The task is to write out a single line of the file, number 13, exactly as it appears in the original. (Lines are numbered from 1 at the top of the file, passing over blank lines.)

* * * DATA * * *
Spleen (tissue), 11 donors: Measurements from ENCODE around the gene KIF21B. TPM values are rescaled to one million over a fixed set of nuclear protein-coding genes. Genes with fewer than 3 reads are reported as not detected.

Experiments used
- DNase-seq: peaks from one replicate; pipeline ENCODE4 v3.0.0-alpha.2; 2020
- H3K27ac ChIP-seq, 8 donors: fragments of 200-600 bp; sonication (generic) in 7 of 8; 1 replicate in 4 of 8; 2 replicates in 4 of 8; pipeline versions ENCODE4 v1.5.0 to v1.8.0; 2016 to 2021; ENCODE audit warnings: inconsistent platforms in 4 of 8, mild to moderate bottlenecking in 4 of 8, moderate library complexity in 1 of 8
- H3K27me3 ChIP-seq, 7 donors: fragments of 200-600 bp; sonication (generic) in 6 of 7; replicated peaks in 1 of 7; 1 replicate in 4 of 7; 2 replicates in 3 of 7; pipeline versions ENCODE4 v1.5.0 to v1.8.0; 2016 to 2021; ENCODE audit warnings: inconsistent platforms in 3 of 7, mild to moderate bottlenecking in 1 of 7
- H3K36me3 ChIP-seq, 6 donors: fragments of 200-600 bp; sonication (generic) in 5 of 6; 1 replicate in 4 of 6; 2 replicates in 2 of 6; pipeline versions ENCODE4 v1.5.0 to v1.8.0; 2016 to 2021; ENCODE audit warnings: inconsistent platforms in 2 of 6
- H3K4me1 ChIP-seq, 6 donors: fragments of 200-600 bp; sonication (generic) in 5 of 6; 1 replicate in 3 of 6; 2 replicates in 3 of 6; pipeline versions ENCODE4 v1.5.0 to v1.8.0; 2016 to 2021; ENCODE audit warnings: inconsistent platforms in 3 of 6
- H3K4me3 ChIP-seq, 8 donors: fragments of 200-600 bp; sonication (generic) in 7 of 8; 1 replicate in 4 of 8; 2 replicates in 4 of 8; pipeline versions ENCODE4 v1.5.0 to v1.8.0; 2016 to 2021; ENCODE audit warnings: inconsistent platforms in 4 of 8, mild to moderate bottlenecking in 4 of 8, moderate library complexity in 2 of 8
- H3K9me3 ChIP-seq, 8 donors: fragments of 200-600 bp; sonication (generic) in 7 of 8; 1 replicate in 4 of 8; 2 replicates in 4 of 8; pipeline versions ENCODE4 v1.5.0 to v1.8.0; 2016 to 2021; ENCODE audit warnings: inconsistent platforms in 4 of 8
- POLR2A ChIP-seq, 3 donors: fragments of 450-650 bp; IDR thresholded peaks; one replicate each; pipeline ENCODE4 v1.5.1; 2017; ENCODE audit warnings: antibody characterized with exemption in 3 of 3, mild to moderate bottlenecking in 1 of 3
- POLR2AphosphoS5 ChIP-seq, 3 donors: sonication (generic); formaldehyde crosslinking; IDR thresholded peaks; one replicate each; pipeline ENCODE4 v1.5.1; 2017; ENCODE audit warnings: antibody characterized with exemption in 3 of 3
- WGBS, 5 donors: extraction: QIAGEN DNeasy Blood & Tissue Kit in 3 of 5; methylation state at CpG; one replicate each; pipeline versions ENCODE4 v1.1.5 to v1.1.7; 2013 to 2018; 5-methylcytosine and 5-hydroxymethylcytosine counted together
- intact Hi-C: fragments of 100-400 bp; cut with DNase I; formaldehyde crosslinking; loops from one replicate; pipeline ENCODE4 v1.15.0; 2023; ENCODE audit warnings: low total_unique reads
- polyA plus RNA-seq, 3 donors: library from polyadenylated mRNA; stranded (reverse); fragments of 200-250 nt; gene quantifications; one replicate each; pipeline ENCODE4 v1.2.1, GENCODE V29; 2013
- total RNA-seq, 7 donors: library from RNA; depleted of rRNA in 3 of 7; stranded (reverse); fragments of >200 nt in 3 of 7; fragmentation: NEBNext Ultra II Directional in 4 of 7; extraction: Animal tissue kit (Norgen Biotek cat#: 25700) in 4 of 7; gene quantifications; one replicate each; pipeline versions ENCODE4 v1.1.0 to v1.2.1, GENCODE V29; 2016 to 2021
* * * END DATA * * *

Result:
- intact Hi-C: fragments of 100-400 bp; cut with DNase I; formaldehyde crosslinking; loops from one replicate; pipeline ENCODE4 v1.15.0; 2023; ENCODE audit warnings: low total_unique reads